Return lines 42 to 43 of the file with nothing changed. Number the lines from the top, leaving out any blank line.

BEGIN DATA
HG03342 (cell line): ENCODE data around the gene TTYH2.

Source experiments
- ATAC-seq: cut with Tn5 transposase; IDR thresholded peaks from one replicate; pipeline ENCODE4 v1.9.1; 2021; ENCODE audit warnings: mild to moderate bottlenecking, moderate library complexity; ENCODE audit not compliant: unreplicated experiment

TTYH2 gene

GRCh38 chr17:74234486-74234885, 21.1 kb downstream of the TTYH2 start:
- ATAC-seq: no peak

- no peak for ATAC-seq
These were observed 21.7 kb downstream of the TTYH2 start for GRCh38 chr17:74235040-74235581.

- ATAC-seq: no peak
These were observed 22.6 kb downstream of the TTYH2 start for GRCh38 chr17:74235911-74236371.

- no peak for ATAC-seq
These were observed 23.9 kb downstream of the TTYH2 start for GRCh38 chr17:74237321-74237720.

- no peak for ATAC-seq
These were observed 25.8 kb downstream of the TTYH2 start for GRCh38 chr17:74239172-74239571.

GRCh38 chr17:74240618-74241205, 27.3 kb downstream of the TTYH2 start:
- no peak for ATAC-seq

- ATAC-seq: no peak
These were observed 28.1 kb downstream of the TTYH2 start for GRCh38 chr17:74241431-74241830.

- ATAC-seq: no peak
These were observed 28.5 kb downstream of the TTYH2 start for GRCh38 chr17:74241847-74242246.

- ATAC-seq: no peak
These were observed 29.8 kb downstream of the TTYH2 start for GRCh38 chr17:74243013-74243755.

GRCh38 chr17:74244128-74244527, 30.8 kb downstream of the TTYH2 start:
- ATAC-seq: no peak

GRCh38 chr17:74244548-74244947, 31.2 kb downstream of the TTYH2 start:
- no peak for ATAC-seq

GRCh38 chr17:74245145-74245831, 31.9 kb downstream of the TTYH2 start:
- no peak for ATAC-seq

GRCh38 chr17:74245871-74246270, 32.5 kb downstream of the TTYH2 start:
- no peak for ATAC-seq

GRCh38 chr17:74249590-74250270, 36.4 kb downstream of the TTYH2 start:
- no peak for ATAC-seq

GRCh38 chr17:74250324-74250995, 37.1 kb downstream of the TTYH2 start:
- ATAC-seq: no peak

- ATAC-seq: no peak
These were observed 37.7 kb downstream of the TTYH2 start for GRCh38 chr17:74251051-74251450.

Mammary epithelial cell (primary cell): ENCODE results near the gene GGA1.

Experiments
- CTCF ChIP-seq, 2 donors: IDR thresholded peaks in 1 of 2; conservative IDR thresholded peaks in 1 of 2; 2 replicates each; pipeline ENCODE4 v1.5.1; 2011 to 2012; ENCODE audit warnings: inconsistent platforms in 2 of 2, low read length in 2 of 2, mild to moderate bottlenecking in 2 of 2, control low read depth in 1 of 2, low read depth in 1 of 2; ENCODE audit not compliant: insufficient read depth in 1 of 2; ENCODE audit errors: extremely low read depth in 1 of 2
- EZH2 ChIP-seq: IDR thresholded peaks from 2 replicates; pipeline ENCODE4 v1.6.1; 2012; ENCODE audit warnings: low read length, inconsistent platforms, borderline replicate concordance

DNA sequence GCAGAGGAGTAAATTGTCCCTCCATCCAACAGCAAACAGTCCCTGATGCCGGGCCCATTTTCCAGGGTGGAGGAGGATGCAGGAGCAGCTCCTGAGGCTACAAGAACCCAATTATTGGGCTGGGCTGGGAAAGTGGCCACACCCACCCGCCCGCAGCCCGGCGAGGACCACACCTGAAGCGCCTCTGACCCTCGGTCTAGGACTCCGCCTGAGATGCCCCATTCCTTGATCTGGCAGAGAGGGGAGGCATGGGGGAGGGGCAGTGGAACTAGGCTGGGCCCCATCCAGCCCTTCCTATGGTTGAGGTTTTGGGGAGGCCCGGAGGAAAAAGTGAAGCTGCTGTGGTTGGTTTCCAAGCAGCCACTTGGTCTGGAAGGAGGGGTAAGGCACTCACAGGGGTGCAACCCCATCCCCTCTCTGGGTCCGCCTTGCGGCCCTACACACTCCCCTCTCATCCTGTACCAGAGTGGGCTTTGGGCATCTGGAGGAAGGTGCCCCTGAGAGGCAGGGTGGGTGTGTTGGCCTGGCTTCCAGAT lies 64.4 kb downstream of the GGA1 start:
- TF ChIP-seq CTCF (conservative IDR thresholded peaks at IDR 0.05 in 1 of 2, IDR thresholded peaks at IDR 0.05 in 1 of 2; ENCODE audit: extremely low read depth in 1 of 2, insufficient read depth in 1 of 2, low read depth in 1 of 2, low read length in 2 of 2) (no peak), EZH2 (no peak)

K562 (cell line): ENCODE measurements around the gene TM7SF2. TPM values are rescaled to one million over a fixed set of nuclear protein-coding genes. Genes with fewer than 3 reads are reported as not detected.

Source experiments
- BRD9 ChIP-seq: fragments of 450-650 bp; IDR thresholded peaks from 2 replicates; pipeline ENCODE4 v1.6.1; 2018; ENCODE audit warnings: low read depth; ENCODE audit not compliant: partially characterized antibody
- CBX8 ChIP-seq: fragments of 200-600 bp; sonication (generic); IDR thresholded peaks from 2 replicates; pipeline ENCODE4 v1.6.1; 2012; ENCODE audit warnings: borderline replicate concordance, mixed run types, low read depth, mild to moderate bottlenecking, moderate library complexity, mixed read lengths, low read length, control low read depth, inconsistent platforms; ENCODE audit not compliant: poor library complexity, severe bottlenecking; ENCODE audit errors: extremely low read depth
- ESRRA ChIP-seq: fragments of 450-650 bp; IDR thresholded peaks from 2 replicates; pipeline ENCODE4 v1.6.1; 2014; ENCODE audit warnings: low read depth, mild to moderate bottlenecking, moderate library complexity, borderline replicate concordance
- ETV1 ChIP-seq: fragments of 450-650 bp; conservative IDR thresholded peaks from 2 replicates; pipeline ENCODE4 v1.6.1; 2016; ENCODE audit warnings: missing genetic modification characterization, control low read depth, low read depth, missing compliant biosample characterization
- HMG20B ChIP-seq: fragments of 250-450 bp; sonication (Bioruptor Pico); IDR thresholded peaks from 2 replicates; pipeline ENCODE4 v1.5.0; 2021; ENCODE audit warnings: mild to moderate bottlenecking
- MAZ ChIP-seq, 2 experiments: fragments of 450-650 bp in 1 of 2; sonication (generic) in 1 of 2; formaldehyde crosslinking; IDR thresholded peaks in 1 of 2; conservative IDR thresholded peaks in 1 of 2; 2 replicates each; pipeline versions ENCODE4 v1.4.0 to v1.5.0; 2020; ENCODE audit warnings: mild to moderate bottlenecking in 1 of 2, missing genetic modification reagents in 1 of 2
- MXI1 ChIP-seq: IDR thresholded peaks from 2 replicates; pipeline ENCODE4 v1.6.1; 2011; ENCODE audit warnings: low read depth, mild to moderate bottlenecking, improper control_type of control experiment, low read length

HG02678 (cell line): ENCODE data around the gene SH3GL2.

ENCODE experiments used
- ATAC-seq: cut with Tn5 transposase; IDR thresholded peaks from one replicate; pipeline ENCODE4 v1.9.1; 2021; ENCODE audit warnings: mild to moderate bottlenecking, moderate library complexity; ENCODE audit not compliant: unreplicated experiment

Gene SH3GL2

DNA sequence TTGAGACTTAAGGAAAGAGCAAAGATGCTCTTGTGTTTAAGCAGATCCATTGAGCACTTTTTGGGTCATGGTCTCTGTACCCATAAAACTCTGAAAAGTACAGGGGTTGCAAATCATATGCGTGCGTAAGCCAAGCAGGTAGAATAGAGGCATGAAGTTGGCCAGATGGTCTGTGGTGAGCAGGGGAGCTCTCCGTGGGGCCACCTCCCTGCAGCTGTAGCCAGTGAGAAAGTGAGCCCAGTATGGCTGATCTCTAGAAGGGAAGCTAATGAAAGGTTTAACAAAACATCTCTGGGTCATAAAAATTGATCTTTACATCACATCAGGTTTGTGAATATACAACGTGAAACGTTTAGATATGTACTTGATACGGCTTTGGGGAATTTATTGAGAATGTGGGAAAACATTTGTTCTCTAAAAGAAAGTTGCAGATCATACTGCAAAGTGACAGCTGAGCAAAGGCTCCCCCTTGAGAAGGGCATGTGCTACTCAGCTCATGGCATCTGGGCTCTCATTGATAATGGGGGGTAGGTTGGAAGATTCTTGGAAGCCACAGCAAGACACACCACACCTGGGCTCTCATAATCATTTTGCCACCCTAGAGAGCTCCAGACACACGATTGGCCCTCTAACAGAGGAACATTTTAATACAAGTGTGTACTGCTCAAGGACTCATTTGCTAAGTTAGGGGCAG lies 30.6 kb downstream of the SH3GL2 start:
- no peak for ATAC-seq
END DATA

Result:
- TF ChIP-seq CTCF (conservative IDR thresholded peaks at IDR 0.05 in 1 of 2, IDR thresholded peaks at IDR 0.05 in 1 of 2; ENCODE audit: extremely low read depth in 1 of 2, insufficient read depth in 1 of 2, low read depth in 1 of 2, low read length in 2 of 2) (no peak), EZH2 (no peak)

K562 (cell line): ENCODE measurements around the gene TM7SF2. TPM values are rescaled to one million over a fixed set of nuclear protein-coding genes. Genes with fewer than 3 reads are reported as not detected.